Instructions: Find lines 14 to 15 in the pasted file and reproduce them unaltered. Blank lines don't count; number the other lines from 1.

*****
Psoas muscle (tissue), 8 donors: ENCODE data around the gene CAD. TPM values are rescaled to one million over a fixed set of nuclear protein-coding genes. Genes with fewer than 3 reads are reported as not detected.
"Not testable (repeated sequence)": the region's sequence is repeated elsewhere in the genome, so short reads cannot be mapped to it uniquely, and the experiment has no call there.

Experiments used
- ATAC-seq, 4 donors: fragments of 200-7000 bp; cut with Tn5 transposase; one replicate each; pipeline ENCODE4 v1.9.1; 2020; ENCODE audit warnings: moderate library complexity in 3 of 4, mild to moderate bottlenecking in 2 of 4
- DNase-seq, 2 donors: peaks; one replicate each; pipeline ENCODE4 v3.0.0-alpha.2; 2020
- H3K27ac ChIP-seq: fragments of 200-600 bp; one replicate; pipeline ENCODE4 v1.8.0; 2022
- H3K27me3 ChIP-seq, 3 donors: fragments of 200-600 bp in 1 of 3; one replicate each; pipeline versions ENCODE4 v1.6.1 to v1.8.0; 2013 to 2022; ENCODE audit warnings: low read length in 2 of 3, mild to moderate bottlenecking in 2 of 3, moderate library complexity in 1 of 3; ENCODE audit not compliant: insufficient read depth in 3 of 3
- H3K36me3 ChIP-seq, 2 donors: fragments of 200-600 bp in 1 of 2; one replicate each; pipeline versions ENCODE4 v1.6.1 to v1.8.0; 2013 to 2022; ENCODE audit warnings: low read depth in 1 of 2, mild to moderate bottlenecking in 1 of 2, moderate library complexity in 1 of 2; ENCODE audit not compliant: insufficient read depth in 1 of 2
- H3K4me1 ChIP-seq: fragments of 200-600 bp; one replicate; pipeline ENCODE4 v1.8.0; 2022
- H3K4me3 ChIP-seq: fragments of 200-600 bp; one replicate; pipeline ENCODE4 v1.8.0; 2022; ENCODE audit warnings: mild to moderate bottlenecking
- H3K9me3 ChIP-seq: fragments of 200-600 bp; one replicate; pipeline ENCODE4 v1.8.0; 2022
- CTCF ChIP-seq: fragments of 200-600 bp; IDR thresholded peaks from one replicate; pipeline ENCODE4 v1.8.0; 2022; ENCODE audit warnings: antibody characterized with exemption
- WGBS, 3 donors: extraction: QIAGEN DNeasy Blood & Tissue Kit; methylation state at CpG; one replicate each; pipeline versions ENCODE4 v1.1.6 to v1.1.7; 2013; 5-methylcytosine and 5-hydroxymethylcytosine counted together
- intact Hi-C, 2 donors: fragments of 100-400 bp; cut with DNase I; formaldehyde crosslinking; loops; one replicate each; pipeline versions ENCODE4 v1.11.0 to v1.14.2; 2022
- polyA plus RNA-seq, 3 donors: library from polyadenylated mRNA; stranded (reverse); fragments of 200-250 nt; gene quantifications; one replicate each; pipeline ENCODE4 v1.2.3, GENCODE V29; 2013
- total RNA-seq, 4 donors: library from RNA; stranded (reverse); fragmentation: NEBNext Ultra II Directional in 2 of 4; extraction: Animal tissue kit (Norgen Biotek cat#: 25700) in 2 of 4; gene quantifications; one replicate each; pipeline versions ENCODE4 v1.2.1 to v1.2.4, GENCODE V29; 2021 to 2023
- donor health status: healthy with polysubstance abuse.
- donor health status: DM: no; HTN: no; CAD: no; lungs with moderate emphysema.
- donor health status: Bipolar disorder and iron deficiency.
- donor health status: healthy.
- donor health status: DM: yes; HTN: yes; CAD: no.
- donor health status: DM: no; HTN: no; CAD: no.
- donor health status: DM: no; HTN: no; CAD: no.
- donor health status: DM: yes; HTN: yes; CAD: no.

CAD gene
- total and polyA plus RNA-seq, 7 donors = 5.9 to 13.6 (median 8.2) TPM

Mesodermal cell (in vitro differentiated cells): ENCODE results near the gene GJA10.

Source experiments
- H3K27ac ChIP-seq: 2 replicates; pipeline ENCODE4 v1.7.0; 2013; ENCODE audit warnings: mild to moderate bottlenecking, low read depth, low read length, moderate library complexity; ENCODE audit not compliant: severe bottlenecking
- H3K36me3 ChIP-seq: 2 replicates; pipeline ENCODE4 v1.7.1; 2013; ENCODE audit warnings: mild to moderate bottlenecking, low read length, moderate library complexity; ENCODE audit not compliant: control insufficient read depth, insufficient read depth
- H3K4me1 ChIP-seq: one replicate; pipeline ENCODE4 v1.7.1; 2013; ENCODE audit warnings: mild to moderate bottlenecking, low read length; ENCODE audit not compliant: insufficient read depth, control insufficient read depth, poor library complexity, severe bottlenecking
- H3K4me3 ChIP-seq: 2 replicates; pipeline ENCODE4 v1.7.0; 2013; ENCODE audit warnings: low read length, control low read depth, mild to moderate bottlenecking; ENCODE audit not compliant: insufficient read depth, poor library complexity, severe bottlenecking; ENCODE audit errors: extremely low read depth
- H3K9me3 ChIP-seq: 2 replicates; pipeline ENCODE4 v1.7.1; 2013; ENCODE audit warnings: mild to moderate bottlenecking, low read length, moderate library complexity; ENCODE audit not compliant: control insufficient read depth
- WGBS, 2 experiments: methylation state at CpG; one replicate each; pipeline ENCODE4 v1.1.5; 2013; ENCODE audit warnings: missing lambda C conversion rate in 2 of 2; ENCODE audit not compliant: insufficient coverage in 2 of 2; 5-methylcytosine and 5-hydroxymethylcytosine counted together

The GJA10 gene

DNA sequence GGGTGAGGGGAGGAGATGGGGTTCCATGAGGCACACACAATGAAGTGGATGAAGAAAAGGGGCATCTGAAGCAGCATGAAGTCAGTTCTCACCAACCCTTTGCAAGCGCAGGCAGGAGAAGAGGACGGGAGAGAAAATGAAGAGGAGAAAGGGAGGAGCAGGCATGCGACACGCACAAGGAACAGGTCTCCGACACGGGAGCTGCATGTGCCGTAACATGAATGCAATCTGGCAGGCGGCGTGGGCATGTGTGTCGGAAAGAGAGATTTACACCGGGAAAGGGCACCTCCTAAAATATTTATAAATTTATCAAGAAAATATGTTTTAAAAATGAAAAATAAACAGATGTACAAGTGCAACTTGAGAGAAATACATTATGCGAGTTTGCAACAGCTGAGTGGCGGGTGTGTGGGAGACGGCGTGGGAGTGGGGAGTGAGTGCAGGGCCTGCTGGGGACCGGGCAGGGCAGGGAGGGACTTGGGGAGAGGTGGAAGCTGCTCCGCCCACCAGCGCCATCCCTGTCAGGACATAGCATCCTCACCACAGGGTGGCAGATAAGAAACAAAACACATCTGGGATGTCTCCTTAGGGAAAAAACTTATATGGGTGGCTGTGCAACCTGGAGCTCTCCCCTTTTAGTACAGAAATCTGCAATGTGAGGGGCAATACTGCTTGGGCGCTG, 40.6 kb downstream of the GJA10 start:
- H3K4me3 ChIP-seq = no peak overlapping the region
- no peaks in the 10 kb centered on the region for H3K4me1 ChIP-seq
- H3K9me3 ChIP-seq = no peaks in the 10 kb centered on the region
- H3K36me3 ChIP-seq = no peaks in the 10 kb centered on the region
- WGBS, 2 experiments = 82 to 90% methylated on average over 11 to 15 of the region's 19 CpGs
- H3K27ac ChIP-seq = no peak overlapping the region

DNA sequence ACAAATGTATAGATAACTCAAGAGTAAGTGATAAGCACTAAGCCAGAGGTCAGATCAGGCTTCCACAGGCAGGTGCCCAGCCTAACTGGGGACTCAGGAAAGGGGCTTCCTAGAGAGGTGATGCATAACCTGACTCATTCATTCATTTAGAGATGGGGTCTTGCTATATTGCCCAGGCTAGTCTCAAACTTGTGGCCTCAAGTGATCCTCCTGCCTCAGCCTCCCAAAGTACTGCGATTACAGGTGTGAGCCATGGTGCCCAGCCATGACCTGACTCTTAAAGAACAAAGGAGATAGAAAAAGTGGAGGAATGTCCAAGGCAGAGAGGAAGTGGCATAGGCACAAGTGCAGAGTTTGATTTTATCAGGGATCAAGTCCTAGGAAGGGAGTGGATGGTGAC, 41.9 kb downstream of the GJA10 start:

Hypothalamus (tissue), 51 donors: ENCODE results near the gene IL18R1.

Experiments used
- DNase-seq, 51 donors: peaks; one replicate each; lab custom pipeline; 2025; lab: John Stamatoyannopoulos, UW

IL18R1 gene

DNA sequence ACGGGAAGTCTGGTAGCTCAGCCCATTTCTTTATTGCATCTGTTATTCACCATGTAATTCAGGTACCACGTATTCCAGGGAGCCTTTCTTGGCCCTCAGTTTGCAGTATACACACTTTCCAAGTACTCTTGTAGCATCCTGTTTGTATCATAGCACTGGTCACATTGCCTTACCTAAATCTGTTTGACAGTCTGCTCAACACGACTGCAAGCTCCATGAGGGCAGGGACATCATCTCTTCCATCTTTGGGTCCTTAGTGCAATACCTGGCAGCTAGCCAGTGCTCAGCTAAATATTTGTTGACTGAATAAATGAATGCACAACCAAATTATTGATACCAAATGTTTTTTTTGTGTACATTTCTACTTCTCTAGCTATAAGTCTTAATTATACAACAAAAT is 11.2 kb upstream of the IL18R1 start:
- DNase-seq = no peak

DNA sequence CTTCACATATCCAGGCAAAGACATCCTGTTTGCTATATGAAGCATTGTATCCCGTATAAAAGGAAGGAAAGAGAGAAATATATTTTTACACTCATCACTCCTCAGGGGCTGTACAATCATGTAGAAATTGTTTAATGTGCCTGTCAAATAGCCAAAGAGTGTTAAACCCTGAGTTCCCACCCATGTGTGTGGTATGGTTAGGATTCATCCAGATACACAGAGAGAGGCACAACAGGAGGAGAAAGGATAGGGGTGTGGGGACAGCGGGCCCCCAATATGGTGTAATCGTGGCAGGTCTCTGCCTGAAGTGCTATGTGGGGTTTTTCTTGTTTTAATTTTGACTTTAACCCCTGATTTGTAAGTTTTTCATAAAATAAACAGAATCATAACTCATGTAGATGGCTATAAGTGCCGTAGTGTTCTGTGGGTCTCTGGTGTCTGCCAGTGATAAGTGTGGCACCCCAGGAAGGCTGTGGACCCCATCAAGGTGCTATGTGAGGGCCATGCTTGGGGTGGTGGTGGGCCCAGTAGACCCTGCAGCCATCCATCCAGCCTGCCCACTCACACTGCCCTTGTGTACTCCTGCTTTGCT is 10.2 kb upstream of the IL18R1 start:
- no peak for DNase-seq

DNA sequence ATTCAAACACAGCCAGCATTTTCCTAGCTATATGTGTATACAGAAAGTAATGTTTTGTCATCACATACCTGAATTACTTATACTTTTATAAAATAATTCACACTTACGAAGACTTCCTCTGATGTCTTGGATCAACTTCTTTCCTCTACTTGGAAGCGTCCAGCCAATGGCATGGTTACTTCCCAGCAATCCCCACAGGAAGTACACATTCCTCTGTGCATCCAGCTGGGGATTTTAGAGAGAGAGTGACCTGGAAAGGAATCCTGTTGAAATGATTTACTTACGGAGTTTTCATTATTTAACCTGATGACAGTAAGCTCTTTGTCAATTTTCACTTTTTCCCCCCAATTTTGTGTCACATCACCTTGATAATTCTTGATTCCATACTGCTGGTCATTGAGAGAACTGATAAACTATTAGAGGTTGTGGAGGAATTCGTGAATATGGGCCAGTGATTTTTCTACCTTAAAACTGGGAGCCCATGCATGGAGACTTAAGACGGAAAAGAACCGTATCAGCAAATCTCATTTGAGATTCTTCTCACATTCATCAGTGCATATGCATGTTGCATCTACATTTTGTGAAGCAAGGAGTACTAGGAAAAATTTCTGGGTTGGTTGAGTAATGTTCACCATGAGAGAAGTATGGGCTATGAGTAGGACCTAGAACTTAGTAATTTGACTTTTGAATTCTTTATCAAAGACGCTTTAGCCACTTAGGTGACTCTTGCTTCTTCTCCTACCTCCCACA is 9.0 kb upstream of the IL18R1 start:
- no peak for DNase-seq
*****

- intact Hi-C, 2 donors: fragments of 100-400 bp; cut with DNase I; formaldehyde crosslinking; loops; one replicate each; pipeline versions ENCODE4 v1.11.0 to v1.14.2; 2022
- polyA plus RNA-seq, 3 donors: library from polyadenylated mRNA; stranded (reverse); fragments of 200-250 nt; gene quantifications; one replicate each; pipeline ENCODE4 v1.2.3, GENCODE V29; 2013